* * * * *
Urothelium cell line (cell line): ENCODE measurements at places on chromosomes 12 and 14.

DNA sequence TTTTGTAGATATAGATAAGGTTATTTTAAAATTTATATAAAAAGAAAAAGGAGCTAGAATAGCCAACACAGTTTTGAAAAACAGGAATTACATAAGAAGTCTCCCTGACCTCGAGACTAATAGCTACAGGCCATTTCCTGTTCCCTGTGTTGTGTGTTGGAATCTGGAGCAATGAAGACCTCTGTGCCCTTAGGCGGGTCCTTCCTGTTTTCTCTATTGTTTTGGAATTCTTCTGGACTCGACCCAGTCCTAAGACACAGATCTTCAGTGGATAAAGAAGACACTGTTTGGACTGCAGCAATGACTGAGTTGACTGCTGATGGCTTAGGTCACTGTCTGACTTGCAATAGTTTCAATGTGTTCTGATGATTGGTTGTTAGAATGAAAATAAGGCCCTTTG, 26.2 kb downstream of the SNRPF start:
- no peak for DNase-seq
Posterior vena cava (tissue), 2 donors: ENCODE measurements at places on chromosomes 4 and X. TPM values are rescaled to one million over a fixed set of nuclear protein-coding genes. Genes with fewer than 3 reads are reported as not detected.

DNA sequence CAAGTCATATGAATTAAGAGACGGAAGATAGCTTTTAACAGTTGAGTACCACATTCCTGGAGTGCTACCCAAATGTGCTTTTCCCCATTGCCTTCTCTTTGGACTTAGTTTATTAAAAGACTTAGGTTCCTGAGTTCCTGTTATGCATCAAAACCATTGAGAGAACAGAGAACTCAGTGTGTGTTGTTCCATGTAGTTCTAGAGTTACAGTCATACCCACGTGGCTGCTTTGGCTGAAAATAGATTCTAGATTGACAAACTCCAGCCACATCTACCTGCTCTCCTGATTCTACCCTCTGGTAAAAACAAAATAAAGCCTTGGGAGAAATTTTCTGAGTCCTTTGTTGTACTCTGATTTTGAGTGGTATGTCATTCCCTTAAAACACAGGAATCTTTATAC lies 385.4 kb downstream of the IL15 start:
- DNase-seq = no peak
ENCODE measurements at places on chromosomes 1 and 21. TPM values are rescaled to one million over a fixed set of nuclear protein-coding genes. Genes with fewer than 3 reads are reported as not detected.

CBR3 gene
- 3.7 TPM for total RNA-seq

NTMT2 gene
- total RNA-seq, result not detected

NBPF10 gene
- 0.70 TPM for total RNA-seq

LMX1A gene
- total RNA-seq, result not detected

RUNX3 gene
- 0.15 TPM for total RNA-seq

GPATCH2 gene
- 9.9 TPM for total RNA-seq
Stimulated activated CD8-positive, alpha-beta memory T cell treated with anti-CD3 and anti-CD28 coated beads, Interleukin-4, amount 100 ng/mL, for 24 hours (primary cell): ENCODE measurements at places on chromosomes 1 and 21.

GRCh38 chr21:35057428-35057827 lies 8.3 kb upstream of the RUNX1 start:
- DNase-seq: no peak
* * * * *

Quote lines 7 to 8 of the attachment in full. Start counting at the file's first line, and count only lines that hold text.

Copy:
ENCODE measurements at places on chromosomes 1 and 21. TPM values are rescaled to one million over a fixed set of nuclear protein-coding genes. Genes with fewer than 3 reads are reported as not detected.

CBR3 gene